Giant cell tumor of the sacrum and spine: series of 23 cases and a review of the literature.

Christopher Martin, Edward F. McCarthy

Research output: Contribution to journalReview articlepeer-review

76 Scopus citations

Abstract

Although there have been a few large case series of giant cell tumor (GCT) in the spine and sacrum, the treatment of these lesions remains controversial. We are reporting 23 additional cases of giant cell tumor in the spine and sacrum gathered from our institution and the personal consultation files of the senior author. Ten lesions occurred in the sacrum with an average age of 31 years (range of 13-49) and 13 occurred in the mobile spine with an average age of 39.1 years (range of 13-64). Most patients presented with pain or neurologic deficit at the site of tumor involvement, and symptoms were usually present for many months prior to diagnosis. Six of the sacral GCT patients were treated with pre-operative arterial embolization and intralesional surgical resection, and two developed a recurrence. Two of the sacral GCT patients had an en bloc resection and neither developed a recurrence. One sacral GCT patient was treated only with serial arterial embolization with good disease control. One sacral GCT patient did not receive any treatment. Eleven spinal GCT patients were treated with en bloc surgical resection and two developed a recurrence, the other two spinal GCT patients were treated with intralesional surgical resection and both developed a recurrence. Giant cell tumors of the spine and sacrum should be managed with en bloc resections whenever possible as this provides the greatest chance for cure. When the risk of post-operative neurologic deficit after en bloc excision is high, as in most of our sacral lesions, conservative therapy involving arterial embolization and intralesional resection offers the best results.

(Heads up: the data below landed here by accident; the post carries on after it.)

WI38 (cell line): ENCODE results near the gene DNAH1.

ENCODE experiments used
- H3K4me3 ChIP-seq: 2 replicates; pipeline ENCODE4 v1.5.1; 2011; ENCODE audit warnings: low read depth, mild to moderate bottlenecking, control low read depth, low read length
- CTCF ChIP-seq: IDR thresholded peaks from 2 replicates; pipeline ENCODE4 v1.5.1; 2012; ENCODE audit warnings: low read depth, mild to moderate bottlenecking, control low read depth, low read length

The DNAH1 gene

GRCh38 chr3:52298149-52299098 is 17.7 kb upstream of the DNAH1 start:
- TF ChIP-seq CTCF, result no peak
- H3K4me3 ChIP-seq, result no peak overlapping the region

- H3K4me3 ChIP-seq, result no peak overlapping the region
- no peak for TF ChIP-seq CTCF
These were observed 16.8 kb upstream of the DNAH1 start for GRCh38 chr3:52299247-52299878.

Original languageEnglish (US)
Pages (from-to)69-75
Number of pages7
JournalThe Iowa orthopaedic journal
Volume30
StatePublished - 2010

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